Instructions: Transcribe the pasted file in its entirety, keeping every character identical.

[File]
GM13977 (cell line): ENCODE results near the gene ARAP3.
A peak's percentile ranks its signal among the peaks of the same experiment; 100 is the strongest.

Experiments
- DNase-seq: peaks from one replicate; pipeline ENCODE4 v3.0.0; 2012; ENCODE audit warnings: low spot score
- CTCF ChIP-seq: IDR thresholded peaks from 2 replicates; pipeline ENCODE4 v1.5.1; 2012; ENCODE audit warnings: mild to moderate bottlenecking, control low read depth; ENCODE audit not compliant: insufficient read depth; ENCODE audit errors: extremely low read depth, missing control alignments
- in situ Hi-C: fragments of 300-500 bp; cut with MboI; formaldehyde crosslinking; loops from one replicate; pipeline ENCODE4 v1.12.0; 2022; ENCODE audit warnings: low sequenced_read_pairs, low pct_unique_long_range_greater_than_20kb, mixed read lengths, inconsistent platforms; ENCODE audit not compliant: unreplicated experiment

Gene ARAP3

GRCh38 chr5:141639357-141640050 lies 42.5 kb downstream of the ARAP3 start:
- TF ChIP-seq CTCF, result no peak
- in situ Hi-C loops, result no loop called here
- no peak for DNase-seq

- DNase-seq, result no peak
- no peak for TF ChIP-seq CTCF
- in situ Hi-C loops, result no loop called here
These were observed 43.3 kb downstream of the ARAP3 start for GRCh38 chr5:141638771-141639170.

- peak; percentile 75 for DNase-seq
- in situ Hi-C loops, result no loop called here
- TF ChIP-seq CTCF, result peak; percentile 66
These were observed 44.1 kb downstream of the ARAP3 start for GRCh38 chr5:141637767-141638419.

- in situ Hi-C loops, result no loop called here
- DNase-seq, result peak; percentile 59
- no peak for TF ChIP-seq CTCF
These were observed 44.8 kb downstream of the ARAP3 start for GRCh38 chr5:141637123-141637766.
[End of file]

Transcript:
GM13977 (cell line): ENCODE results near the gene ARAP3.
A peak's percentile ranks its signal among the peaks of the same experiment; 100 is the strongest.

Experiments
- DNase-seq: peaks from one replicate; pipeline ENCODE4 v3.0.0; 2012; ENCODE audit warnings: low spot score
- CTCF ChIP-seq: IDR thresholded peaks from 2 replicates; pipeline ENCODE4 v1.5.1; 2012; ENCODE audit warnings: mild to moderate bottlenecking, control low read depth; ENCODE audit not compliant: insufficient read depth; ENCODE audit errors: extremely low read depth, missing control alignments
- in situ Hi-C: fragments of 300-500 bp; cut with MboI; formaldehyde crosslinking; loops from one replicate; pipeline ENCODE4 v1.12.0; 2022; ENCODE audit warnings: low sequenced_read_pairs, low pct_unique_long_range_greater_than_20kb, mixed read lengths, inconsistent platforms; ENCODE audit not compliant: unreplicated experiment

Gene ARAP3

GRCh38 chr5:141639357-141640050 lies 42.5 kb downstream of the ARAP3 start:
- TF ChIP-seq CTCF, result no peak
- in situ Hi-C loops, result no loop called here
- no peak for DNase-seq

- DNase-seq, result no peak
- no peak for TF ChIP-seq CTCF
- in situ Hi-C loops, result no loop called here
These were observed 43.3 kb downstream of the ARAP3 start for GRCh38 chr5:141638771-141639170.

- peak; percentile 75 for DNase-seq
- in situ Hi-C loops, result no loop called here
- TF ChIP-seq CTCF, result peak; percentile 66
These were observed 44.1 kb downstream of the ARAP3 start for GRCh38 chr5:141637767-141638419.

- in situ Hi-C loops, result no loop called here
- DNase-seq, result peak; percentile 59
- no peak for TF ChIP-seq CTCF
These were observed 44.8 kb downstream of the ARAP3 start for GRCh38 chr5:141637123-141637766.